When Robert Bohlmann was in junior high, he was introduced to tools used for drafting, and it was like finding the missing piece to a puzzle.

Upon learning that architects used these tools on a daily basis, Bohlmann decided right then and there that he was going to be an architect.

Spending the first decade or so of his life living in Sheboygan, Wis., Bohlmann quickly learned the importance of hard work. He also learned how to fix many different things with just his hands. It was in the Kankakee area that those hands picked up the tools for drafting and set off a chain of events that would lead him to ITT Technical Institute before becoming a successful architect.

Bohlmann began working as an architect in 1970 before starting his own firm RGB Architectural Group in 1994.

“I had a little fun with the name. I’m a computer geek and when computer screens and even televisions first came out, there was RGB — red, green, blue, which are also the primary design colors,” he explained. “It also happened to be my initials.”

He would later retire in 2016, right before receiving the opportunity to become the executive director of the B. Harley Bradley House — also known as Wright in Kankakee — which was built in 1900.

“It keeps me busy, it’s a lot of fun and it keeps my wife happy — I’m not home,” Bohlmann said with a laugh, mentioning that his home in Ashkum was built the same year as the B. Harley Bradley House. “This is kind of like home away from home.”

Not only is he in charge of maintaining and sharing the story of Frank Lloyd Wright’s first prairie house, but he is also using this role as a way to serve the next generation of architects and designers.

After taking over as executive director, one of his first projects was clearing and organizing the clutter from the basement. He then noticed the stone-lined walls and how that was similar to other designs of Wright’s and was inspired to turn the basement into an area of learning.

One section of the basement is set up with drafting tables and another section is set up for design [equipped with stained-glass crafts]. With this, Bohlmann has schools come in for field trips so students can learn hands-on what it’s like to be part of an architectural team. They take turns learning about architecture, interior design, structural design and engineering.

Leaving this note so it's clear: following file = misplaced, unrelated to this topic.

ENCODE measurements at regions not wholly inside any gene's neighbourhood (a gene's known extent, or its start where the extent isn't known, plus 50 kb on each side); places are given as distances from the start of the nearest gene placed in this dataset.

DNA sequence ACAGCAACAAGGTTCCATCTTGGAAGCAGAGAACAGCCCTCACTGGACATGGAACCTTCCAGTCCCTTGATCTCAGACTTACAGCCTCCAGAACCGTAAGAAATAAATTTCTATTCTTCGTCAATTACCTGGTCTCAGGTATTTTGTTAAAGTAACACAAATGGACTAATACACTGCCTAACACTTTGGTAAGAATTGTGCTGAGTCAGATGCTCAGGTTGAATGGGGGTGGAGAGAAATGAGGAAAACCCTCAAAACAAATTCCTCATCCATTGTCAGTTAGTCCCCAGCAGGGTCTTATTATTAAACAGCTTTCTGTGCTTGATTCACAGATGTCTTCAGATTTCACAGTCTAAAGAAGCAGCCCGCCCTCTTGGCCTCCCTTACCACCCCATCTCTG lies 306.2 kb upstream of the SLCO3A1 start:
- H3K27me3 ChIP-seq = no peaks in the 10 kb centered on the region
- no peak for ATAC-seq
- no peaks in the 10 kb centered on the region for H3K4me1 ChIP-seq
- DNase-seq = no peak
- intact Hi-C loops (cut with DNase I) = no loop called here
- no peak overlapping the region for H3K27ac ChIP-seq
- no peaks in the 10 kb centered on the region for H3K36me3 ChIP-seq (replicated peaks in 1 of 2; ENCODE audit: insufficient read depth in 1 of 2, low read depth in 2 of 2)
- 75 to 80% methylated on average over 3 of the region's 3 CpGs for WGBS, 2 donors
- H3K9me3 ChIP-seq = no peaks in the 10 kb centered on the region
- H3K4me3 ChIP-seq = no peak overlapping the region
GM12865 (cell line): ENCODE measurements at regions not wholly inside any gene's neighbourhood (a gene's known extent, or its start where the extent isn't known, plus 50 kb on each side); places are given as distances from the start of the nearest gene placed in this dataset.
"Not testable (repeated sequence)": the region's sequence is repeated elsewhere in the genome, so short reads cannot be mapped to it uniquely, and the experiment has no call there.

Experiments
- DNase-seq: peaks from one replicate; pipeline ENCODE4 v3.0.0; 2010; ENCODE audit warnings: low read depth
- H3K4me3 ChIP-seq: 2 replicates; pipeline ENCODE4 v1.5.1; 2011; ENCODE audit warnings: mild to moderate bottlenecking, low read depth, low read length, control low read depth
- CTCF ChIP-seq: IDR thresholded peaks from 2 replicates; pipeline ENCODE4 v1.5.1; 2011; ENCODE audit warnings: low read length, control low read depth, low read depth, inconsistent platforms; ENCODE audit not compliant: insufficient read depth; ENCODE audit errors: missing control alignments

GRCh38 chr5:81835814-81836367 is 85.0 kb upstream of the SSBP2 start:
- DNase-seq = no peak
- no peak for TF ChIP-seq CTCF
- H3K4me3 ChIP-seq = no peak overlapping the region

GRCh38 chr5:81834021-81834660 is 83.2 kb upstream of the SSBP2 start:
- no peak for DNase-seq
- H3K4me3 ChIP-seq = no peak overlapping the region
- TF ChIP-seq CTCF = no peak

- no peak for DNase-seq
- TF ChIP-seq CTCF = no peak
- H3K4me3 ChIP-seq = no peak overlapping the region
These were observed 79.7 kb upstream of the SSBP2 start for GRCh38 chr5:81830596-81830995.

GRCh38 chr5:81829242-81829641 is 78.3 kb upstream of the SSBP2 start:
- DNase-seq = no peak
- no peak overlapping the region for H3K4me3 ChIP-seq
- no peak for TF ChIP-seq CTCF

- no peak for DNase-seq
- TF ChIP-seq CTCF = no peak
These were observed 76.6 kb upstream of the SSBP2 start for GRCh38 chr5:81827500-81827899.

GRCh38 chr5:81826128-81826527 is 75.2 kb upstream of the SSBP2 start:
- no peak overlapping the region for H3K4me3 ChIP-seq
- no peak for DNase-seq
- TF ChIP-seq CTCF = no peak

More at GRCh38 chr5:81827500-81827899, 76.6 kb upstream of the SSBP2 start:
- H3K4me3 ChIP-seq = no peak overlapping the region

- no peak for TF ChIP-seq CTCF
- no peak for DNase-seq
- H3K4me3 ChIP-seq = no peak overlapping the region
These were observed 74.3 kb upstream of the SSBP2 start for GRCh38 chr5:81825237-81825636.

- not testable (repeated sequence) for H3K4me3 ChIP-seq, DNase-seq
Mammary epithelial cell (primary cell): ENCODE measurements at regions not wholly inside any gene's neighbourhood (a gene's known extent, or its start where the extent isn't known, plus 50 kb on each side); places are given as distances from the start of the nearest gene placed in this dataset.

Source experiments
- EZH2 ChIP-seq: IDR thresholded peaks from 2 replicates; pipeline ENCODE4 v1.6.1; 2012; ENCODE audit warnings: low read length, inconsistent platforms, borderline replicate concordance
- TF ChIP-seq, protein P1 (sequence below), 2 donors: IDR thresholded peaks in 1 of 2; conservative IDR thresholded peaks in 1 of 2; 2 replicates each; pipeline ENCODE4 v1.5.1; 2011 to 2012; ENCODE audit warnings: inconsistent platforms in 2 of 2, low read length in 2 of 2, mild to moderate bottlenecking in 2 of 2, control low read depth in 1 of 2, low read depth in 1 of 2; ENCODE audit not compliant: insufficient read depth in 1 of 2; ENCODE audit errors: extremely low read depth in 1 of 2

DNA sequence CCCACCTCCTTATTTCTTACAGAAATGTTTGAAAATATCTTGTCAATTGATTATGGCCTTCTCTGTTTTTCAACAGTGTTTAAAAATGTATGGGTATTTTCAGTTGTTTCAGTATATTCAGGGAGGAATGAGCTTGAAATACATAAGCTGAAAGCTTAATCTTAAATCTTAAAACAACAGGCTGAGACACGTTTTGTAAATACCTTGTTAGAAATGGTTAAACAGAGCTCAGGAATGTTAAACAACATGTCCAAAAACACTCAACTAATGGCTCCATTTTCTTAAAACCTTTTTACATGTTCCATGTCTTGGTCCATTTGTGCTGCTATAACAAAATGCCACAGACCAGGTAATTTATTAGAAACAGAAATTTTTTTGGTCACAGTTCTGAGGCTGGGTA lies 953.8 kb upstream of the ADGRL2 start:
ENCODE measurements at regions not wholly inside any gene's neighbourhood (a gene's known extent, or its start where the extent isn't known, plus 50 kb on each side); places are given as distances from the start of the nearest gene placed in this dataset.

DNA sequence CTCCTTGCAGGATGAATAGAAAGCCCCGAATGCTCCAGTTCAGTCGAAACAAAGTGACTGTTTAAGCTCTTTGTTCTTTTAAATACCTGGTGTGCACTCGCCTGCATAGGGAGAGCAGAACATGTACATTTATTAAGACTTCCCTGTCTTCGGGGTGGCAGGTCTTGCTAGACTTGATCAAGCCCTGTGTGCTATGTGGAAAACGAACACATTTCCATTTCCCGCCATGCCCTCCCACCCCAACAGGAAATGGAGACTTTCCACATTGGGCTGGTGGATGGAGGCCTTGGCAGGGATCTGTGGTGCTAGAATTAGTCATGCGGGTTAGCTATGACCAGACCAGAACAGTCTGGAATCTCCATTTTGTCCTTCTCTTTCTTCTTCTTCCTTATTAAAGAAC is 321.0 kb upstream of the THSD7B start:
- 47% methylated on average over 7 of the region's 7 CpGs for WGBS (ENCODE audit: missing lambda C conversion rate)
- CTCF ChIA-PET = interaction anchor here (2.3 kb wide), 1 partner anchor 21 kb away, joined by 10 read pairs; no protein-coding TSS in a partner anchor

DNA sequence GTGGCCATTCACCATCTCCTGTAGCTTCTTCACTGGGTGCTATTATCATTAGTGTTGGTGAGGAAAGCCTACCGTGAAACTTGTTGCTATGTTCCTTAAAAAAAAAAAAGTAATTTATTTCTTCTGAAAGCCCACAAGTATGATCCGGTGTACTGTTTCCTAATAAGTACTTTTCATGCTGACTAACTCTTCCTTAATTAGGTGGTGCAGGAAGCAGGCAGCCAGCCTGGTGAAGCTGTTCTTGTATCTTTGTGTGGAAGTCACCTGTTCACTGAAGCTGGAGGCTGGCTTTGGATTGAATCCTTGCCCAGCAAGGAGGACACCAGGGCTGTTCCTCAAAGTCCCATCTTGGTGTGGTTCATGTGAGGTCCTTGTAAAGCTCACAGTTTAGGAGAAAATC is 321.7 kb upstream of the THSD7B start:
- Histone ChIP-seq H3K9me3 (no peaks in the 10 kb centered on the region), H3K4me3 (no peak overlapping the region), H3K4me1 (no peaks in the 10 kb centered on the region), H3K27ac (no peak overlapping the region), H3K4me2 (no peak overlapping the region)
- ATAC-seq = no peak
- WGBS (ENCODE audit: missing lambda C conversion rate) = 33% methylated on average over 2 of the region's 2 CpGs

His goal with this is not only to teach about a process that’s near and dear to him, but also let kids know that teamwork is a component of success.

“I could be the world’s greatest architect and have the most beautiful drawings, but if I didn’t have an ironworker, a mason, a carpenter, an electrician to build my design, who cares how good of an architect I am?”


Go back to his story about starting RGB and all of the things that he did in Kankakee

Bohlmann has certainly made his mark on Kankakee County as he’s worked on major building projects in the area. One of his favorite clients was Olivet Nazarene University.

“Olivet was like family,” he said. “Just the way they treat people, meetings would open with prayer. Very congenial and just a class act.”

He was brought on by Dr. A. Leslie Parrott near the end of the president’s tenure in late summer, as they were looking for something to go in front of a residence hall and a gym. He was told that the building had to be done by homecoming, which was November 1, giving him 90 days to get everything done.

“We poured the last small piece of concrete Thursday night and homecoming started Friday,” Bohlmann recalled, saying that the building became known as “Red Square” due to the red concrete pattern.

Additional projects he worked on in his 30-plus years with ONU included Centennial Chapel, the masonry entrances into ONU with the eternal flame, the admissions center, Weber Center, remodeling floors in the Burke Administration building, two additions to Ludwig Center, work on locker rooms when the Chicago Bears first came to town and the final project was with Reed Hall of Science. He also worked on the alumni center which is rumored to have been originally worked on by an intern of Frank Lloyd Wright’s.

Bohlmann’s local work didn’t stop with the university. He did all of the drawings for the county’s administration building in Downtown Kankakee. He also worked in the 1909 courthouse, which was originally designed by Zachary Taylor Davis — the man responsible for Comiskey Park (now Guaranteed Rate Field) and Wrigley Field.

The courthouse was built with four floors but only two were set up for use. When it came time for Bohlmann and his team to do some redesigns, he had the brilliant idea of taking the virtually untouched marble from the fourth floor and using it as the base for the first level’s flooring.

“Working at the courthouse was trying to bring the old-world character back to the modern design,” he said.

Additionally, RGB worked with St. Mary’s Hospital, including the O.B. suite, as well as CSL Behring. Some of his favorite memories were going to the grand openings of his buildings and seeing people take it all in.

“I was fortunate, I had quite the career for a single practitioner,” he said. “I always tell people I never worked a day in my life. I love what I did, I couldn’t have been anything else.”